From the pages of
The Sublette County Journal
Volume 4, Number 35 - 4/27/00
brought to you online by Pinedale Online

Behind the Scenes at the Easter Egg Hunt
$250 worth of Easter candy disappears in seconds
by Jennifer Binning

At nine o'clock last Saturday morning, an eerie feeling, not unlike the calm before the storm, settled on the Pinedale Town Park.

A group of men and women, accompanied by spouses and children, had assembled in the park with a massive amount of Easter candy waiting to be hidden high and low for the eager children of Pinedale to find.

The men and women are members of the local Lions Club who, for the last 20 years or so, have played Easter Bunny in the park on the Saturday before Easter.

Earlier, the group of volunteers, led by Bill Lanning, chose four age-appropriate areas for the Easter egg hunters: 3 years old and under near the swing set and age four through Kindergarten closer to the bridge. The first, second and third graders would hunt around the fish pond, while the fourth and fifth graders tried to out-scramble each other in the trees and high grass next to the park.

Having roped off each area, the Lions then began to stock up on the essentials - grocery bags full of candy and plastic eggs.

Pinedale Lion's Club members who organized and put on Saturday's Easter Egg Hunt: (Back Row) Will Hampton, Jim Huntley, Sandy Adams, Becky Adams, Travis Lanning, Rick Stott, Tom Curry, Sam Martin, Gordon Reno. (Front Row) Don Keiter, Jeannie Hale, Bill La
In addition to the $250 the Lions spent on goodies, 160 eggs were stuffed with candy and quarters by Mr. Lanning and his sons: Shawn, 19, and Travis who turned 16 on Saturday.

"This is probably the most fun project we do," said Mr. Lanning, who has chaired the event for the past 14 years. "It is a real kick watching the kids." The Lions raise the money for the Easter Egg Hunt during the annual snowmobile raffle, Rendezvous Barbeque, and as part of the freshman boys and girls basketball tournaments that they sponsor.

In addition to the Easter Egg Hunt, the Lions Club International raises money to help the blind, and they collect and distribute old eyeglasses for those in need. Each year, the Lions provide scholarships to college-bound seniors, and this year they are also providing funds to help send Mackenzie Hartwig to Brazil to study the blue macaw.

By 9:20, all the treasures had been hidden, and excited children with their parents in tow began to arrive at the park.

The volunteers were given their marching orders and the battle was on to keep the smallest children from breaking loose from their parents and making a mad dash through the fields of chocolate, scooping up just as much as their little fingers could carry.

Don Keiter wandered around looking at all the candy on the ground and hidden in the trees, and asked how long it would take the kids to scour the place clean. The general consensus among his cohorts was approximately 30 seconds, tops. Mr. Keiter had seen hunts elsewhere, and described the kids as "a massive moving piece of short humanity."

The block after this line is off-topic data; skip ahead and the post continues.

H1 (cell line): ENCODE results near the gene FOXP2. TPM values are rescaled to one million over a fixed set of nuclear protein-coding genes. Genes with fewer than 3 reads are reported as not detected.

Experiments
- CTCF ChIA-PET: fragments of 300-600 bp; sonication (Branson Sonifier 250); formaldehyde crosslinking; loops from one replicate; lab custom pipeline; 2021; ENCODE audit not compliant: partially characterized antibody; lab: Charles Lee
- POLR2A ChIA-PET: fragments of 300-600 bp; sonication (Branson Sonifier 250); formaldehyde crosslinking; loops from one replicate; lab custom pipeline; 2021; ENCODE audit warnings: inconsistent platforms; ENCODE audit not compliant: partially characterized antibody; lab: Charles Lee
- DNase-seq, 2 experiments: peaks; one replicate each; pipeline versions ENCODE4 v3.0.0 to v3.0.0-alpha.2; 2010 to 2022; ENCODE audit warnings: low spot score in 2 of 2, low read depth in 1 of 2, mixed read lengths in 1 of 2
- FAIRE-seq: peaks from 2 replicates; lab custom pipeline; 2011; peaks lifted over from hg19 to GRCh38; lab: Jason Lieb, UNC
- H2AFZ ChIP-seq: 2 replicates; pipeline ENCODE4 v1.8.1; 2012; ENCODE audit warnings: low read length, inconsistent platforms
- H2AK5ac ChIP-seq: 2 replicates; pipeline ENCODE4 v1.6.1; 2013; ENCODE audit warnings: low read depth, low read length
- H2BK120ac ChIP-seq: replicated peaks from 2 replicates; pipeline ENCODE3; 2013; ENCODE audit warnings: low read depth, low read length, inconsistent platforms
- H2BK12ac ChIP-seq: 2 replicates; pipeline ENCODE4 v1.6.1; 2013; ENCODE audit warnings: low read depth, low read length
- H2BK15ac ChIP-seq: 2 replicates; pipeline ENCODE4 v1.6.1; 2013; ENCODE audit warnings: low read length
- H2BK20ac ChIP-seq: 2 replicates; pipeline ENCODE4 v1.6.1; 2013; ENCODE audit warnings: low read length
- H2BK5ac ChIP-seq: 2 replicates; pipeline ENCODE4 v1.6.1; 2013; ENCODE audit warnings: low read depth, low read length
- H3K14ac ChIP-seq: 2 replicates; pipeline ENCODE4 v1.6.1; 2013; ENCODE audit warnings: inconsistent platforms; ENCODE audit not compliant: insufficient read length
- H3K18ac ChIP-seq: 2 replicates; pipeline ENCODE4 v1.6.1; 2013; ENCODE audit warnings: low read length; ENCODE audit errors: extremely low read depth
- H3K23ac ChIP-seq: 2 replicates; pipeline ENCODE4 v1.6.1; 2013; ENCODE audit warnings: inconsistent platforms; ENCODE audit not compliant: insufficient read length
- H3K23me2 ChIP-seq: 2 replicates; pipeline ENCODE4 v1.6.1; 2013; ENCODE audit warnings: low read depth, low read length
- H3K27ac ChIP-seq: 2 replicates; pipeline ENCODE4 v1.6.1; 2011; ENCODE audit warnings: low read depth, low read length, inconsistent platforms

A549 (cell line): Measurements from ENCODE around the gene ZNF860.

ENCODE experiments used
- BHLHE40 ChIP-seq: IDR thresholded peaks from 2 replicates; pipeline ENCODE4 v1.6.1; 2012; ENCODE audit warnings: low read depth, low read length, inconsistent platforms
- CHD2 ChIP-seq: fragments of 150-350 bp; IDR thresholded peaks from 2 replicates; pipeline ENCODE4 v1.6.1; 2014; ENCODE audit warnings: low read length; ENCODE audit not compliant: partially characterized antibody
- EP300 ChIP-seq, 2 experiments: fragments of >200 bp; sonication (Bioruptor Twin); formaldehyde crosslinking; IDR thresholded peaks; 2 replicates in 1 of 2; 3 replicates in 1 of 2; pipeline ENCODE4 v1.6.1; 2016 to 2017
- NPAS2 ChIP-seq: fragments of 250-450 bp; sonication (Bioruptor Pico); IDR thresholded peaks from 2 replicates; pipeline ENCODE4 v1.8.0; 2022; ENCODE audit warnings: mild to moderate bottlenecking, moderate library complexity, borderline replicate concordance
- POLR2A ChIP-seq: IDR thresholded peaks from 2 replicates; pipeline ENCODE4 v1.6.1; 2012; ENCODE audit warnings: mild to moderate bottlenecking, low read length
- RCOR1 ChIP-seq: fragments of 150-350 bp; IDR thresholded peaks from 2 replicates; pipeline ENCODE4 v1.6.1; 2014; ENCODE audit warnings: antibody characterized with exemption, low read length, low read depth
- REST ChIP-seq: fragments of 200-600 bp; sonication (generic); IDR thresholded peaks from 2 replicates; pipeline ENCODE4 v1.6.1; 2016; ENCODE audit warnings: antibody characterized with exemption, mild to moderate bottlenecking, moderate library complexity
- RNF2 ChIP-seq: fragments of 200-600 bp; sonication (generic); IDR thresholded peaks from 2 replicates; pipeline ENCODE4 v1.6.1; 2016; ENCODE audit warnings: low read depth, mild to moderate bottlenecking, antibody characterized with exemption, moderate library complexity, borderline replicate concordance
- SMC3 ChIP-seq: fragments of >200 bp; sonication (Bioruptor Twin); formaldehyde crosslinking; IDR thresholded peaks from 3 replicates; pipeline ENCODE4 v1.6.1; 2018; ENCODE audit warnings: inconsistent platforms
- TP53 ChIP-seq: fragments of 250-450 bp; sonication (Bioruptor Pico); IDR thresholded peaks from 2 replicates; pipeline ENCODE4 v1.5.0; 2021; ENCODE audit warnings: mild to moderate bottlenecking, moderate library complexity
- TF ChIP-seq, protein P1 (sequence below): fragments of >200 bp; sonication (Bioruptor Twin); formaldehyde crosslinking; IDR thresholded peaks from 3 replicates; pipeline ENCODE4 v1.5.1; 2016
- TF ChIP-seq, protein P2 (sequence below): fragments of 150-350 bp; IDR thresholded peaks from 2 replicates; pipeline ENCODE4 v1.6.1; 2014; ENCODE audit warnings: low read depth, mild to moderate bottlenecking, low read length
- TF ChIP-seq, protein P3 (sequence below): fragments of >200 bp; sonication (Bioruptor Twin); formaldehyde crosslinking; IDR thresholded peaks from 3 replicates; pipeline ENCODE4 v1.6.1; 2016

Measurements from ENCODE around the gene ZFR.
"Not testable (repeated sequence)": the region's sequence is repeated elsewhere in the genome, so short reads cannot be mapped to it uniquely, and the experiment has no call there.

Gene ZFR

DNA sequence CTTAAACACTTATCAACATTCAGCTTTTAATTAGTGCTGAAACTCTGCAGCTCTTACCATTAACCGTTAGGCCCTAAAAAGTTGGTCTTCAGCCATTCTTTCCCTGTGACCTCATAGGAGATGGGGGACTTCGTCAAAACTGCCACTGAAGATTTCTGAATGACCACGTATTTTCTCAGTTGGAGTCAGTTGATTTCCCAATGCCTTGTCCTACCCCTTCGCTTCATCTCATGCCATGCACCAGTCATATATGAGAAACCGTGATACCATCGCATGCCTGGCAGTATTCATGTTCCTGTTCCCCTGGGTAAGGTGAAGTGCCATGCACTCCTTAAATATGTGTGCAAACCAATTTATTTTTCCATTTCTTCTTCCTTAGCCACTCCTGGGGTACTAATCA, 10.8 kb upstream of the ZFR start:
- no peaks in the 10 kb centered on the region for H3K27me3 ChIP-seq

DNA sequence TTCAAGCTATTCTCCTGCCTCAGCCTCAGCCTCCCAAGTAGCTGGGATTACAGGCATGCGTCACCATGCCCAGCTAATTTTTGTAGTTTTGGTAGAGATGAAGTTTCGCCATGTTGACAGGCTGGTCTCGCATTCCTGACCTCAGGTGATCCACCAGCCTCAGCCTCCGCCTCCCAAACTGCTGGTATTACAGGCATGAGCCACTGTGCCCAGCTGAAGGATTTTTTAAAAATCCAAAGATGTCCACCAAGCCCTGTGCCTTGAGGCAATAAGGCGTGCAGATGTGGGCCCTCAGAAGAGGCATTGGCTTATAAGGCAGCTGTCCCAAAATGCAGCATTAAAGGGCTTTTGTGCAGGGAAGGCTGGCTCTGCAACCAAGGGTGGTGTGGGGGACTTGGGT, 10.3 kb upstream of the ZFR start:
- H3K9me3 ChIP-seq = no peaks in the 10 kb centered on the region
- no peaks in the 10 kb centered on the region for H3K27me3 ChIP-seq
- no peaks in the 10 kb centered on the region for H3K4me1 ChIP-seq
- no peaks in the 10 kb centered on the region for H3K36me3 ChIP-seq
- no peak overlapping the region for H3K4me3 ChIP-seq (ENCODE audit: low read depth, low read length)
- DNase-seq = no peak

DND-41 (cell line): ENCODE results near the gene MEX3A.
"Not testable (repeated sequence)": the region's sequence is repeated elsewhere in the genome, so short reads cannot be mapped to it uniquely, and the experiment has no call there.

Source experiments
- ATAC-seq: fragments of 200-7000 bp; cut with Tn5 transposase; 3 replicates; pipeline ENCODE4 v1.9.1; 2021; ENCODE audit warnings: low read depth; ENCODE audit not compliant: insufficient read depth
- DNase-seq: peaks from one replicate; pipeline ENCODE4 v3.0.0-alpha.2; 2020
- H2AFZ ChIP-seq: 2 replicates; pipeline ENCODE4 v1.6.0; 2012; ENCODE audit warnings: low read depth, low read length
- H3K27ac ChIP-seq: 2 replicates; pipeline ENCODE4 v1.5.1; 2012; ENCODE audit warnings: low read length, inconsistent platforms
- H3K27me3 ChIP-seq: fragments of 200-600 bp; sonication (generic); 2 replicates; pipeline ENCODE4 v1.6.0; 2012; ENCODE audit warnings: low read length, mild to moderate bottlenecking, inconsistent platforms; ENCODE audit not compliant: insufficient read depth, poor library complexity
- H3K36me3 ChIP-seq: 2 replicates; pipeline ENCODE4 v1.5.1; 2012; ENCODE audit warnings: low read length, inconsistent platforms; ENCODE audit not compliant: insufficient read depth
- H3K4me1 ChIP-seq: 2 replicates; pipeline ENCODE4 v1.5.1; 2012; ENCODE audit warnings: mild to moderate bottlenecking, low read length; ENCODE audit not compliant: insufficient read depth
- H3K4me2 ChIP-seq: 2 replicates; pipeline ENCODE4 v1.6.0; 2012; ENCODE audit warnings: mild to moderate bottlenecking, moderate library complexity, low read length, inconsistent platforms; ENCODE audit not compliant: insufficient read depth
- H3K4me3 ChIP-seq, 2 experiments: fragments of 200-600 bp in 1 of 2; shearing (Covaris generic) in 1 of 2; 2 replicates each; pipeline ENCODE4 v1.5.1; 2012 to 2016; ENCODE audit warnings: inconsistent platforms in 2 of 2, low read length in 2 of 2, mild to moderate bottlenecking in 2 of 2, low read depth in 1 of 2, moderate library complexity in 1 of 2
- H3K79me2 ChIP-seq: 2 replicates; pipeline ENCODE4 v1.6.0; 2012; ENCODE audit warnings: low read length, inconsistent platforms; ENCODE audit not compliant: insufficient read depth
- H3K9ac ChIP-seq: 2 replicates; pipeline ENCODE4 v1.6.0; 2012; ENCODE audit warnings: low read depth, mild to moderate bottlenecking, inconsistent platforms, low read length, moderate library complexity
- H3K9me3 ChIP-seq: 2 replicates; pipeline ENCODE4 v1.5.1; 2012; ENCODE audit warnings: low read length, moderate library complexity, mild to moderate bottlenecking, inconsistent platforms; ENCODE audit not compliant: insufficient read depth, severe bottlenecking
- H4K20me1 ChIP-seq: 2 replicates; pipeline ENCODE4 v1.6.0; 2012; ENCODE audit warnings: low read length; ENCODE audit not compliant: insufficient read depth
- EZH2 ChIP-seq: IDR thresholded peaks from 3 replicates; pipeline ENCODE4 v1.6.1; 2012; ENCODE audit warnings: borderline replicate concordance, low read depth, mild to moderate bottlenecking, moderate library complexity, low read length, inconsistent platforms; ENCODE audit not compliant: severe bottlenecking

Although the candy and plastic eggs held most children's attention, there was one special egg, a gigantic golden one made by Jeannie Hale, which would net the finder a beautiful homemade Easter Bunny, also made by Ms. Hale.

Within minutes of 10 a.m., the roadway around the park was filled with expectant children. The air was crackling with excitement, and frazzled parents began to look longingly at the roaming Lions for the signal to turn the kids loose.

Finally, at 10 a.m. on the dot, the signal was given, and anyone standing between the children and the candy was in danger of being trampled.

The first wave of children removed 90 percent of the loot right off the bat, but as the kids hit the far side of the hunting grounds and began to turn back to see what they had missed, the Lions sprang into action and pitched candy at the feet of those who had become slightly overwhelmed by the whole scene.

The hunt didn't last long. By 10:30 most of the children and parents had left the park and the Lions began to clean up the flagging used to rope off the hunt areas.

"That candy disappeared faster than spit on a hot manifold," said Mr. Keiter with a grin. The rest of the Lions nodded in agreement, though Jeannie Hale was a bit disappointed. The giant golden egg she had made had been found by a boy wearing a white, short sleeved T-shirt, but he had not claimed the prize, and no one seemed to know his name. Ms. Hale promised to keep the bunny safe until the winner is found.

"Well, the kids had their pick up, now it's our turn," said Mr. Lanning, as he and the rest of the Lions Club volunteers headed to their cars on the way to the next project for the day: picking up roadside litter between Pinedale and the Industrial Site Road.

Anyone knowing the identity of the lucky young man who found the golden egg is asked to call Bill Lanning in the evening at 367-4795. A beautiful handmade Easter bunny is waiting for a home.

Photo credits:  Jennifer Binning, Jennifer Binning

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